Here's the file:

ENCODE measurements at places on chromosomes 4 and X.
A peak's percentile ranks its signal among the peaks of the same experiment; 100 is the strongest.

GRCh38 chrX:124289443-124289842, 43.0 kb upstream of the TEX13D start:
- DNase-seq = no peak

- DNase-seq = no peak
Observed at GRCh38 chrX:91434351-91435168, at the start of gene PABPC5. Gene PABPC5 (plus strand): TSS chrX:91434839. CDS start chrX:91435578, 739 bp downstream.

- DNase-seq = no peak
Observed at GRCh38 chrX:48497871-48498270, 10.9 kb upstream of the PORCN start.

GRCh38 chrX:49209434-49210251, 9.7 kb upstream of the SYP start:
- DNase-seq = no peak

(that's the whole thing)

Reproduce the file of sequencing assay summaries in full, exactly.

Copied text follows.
ENCODE measurements at places on chromosomes 4 and X.
A peak's percentile ranks its signal among the peaks of the same experiment; 100 is the strongest.

GRCh38 chrX:124289443-124289842, 43.0 kb upstream of the TEX13D start:
- DNase-seq = no peak

- DNase-seq = no peak
Observed at GRCh38 chrX:91434351-91435168, at the start of gene PABPC5. Gene PABPC5 (plus strand): TSS chrX:91434839. CDS start chrX:91435578, 739 bp downstream.

- DNase-seq = no peak
Observed at GRCh38 chrX:48497871-48498270, 10.9 kb upstream of the PORCN start.

GRCh38 chrX:49209434-49210251, 9.7 kb upstream of the SYP start:
- DNase-seq = no peak